Faking Your Facebook- Why Buying Likes Is a Bad Idea

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The days of print are behind us. Everyone knows that; and while there might still be a few old-timers clinging to the Yellow Pages or newspapers for advertising, most of us have moved on. More specifically, our target audiences and our advertising dollars have moved to different platforms. Social media platforms, from Facebook to Instagram, are the newest and best ways to get your message to the masses. Unfortunately, many businesses aren’t savvy in the ways of digital advertising and thus suffer from lack of exposure as a result. For these businesses, buying likes (especially on Facebook) can seem like an easy, cost-efficient way to generate a large following and thereby a greater influence in the social media sphere. While that may sound tempting, there is a multitude of reasons why you shouldn’t do it- here are our top four:

1. You’re Probably Buying Fake Accounts

While it’s true that your page will grow, quickly, in terms of page likes, in actuality all you’re paying for is a number of fake, one-off accounts that will do nothing to help your brand. Most of the accounts that companies use when you pay for likes are just that- accounts empty of any content and registered simply to help bolster your appearance. Why is this harmful? Well, Facebook uses a number of sophisticated algorithms in order to deliver content to its users. One of these algorithms looks at the number of ‘organic’ (people who like your page) followers that you have, vs. the amount of interaction you have on your page. So, for instance, if your followers grow from 100 to 200, a 100% increase, but Facebook sees that fully half of your followers don’t interact with your page, it’ll value your content as worth less than other pages. The problem only gets worse the more followers you buy. Finally, what ends up happening is that your content gets buried behind those more highly rated pages, and the entire point of your purchase is lost. Instead of reaching more people, instead, you lose the ability to communicate with those you already had.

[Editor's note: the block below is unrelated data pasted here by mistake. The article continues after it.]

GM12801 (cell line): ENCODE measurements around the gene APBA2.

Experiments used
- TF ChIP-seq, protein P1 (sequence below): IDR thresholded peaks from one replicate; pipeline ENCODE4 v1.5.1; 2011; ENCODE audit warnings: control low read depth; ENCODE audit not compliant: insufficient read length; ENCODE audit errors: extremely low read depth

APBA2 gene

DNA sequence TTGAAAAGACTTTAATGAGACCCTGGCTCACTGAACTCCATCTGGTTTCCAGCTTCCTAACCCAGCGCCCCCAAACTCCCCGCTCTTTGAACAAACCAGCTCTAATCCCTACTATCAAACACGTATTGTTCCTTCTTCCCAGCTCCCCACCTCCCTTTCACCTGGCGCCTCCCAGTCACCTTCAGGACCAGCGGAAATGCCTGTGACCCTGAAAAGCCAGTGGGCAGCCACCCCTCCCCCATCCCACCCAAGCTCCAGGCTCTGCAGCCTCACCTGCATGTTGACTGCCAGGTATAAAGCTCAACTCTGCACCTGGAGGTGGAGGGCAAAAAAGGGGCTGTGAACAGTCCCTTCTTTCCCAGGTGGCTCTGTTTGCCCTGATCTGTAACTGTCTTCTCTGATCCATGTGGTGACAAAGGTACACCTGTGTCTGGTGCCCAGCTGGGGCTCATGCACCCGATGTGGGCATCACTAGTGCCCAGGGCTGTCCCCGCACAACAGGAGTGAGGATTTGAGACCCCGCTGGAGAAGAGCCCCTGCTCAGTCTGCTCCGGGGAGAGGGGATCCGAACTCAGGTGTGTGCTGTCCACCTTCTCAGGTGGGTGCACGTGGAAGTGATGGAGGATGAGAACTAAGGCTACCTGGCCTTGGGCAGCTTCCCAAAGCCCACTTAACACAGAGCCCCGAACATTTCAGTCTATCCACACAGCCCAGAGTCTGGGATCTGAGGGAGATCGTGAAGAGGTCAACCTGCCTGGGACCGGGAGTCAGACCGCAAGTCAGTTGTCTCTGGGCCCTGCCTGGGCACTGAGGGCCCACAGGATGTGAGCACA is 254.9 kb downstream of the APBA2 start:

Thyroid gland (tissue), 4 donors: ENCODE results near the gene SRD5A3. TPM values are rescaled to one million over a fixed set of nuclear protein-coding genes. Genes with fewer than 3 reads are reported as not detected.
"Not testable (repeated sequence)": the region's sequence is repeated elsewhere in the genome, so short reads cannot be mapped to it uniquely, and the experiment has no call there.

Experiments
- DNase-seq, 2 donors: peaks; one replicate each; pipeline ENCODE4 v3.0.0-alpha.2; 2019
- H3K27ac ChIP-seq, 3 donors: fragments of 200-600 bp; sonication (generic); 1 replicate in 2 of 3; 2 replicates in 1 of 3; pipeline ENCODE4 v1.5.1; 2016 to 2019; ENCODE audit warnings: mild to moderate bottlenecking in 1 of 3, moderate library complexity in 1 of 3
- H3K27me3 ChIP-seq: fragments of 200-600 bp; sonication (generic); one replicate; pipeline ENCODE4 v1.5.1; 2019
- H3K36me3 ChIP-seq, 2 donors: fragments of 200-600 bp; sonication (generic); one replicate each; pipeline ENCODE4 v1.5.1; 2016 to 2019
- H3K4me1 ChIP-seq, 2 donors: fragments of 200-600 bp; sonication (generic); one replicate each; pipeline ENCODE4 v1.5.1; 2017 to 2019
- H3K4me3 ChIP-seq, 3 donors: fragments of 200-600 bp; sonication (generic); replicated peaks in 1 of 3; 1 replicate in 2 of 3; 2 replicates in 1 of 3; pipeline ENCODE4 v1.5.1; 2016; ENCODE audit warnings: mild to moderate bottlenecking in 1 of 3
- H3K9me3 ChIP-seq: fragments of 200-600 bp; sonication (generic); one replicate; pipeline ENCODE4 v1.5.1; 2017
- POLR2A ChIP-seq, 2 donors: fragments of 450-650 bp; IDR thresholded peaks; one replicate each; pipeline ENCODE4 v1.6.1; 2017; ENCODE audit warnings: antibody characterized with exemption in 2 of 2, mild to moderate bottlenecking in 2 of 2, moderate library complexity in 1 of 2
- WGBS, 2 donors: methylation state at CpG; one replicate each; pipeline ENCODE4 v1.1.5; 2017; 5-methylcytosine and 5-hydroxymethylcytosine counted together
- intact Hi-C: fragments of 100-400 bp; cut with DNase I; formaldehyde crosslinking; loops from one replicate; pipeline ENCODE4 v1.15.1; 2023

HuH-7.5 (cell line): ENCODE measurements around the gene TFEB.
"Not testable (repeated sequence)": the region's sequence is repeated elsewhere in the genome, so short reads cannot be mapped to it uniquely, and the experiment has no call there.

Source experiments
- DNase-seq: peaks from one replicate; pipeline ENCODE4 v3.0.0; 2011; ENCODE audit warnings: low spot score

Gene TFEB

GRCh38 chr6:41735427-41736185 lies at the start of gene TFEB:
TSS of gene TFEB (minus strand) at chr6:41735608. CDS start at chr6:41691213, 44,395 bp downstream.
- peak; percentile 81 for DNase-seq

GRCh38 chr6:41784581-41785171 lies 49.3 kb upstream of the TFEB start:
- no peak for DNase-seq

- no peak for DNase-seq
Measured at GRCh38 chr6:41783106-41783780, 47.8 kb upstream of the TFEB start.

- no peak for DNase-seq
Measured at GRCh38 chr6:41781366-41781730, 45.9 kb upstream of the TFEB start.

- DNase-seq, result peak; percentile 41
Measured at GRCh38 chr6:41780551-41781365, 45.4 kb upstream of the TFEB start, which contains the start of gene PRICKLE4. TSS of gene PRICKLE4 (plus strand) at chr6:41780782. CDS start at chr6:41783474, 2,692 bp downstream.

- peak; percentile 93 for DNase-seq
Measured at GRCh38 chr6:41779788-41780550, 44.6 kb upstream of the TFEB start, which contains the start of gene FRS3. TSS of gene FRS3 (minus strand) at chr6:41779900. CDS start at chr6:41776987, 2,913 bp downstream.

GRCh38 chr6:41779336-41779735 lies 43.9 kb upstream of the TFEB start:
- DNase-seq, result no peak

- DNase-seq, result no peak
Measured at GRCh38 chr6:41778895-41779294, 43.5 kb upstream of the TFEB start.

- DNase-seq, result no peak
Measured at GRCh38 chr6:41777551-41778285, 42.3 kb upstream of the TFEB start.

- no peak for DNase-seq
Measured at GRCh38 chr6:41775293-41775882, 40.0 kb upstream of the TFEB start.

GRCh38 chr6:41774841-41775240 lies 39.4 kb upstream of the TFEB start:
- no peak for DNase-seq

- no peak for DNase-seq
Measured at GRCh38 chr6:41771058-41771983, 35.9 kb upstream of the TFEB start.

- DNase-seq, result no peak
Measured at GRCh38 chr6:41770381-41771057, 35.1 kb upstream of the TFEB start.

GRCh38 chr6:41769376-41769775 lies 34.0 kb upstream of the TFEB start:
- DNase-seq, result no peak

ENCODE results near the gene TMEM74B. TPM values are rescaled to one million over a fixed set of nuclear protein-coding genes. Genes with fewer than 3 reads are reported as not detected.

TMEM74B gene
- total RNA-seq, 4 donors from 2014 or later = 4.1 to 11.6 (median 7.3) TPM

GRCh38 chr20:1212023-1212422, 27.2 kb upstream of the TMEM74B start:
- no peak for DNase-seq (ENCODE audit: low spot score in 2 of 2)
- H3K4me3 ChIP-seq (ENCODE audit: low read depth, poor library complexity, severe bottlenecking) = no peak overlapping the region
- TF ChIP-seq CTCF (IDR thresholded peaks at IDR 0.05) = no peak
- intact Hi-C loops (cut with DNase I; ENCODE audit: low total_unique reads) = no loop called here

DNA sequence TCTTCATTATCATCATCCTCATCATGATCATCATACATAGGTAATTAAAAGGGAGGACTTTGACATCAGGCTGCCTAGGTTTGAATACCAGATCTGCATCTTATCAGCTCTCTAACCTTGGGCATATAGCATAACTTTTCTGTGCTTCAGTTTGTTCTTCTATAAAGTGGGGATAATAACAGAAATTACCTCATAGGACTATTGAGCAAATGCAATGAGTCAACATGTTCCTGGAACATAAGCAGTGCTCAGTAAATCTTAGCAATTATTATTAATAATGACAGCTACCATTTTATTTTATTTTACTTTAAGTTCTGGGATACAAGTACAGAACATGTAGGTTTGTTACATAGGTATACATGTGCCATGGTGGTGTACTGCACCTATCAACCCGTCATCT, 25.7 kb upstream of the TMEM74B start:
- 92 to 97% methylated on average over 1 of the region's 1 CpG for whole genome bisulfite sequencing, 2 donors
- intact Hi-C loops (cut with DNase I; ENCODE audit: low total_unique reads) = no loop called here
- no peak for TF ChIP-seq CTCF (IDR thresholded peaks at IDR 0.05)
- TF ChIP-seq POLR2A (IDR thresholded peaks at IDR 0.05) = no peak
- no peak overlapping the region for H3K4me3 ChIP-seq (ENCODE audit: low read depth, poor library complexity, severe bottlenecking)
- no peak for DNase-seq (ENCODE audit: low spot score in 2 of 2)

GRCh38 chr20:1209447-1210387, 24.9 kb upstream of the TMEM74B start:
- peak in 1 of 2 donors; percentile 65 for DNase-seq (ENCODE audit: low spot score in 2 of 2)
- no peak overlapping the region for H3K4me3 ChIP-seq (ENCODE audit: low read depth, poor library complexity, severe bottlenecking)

2. Your Statistics Will Be Off

Remember those algorithms we talked about earlier? Well, Facebook employs many different types of those. Aside from the one mentioned above, Facebook also uses the information gained from your followers in order to offer you information tailored to your business. This information includes many different things: age, sex, location, and even interests, all of which you can use to expand your business influence and help your message reach more people. Unfortunately, when you buy Facebook likes, you’re giving up any possibility of accurate information. All that data, which is useful in so many different ways, become obsolete. The reason for this, of course, is that the accounts are fabricated. If they’re not downright fake, then they’ll, at best, be purchased from disinterested parties with no bearing on your actual business. As any good businessman will tell you, information about your clients is one of the most valuable things you can own. Don’t give that up for the sake of a few extra page likes.

3. You’re Not Being Authentic

While it’s not technically illegal to buy likes (though fake accounts do violate Facebook’s terms of service) when you purchase likes you’re presenting yourself inaccurately. Say, for example, that you’ve recently opened a bar in downtown New York. You want to make a splash, so to jumpstart your page you purchase two thousand likes from a ‘reputable’ company. It works, the likes come pouring in, and you consider your job done. Except, of course, you aren’t. Whenever real clients come to look at your page, they’ll see your massive amount of followers (where are those fake followers from? Do they even live in New York? Is one of them Bob from Arkansas? Why does he like your page?), and your relatively new page, and will know that something is off. This is especially true when you make regular postings and garner very few reactions. A page with two thousand followers and three likes per photo will raise suspicion in even the most casual of Facebook users. This is very similar to buying positive reviews on other websites, and nothing puts potential customers off more than disingenuous behavior from a business.

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4. You’re Costing Yourself More Money

Many businesses on Facebook use the platform’s large audience as a place to advertise, and for good reason. The website reaches many millions of people, and it’s usually worth it to spend the money on campaigns in order to attract the attention of potential customers. However, Facebook also uses your ad dollars to advertise to customers you’ve already got. If you’ve paid to purchase followers, and then subsequently pay to advertise on the platform, then you’re spending money to send ads to inactive accounts with no possibility of success. There’s no solution for this, either. You’re simply sending money down the drain, the good after the bad.

Though it can be awfully tempting to try and bolster your business with paid-for likes, the negative consequences outweigh the positive by a large margin. In the end, it comes down to trust; when you put your name and company out there, people are trusting you with their business. If you’re faking it, they’re bound to find out and the backlash is worse than if you’d done nothing at all. So be smart, do it the right way, and put your business on the map in a genuine, positive way.

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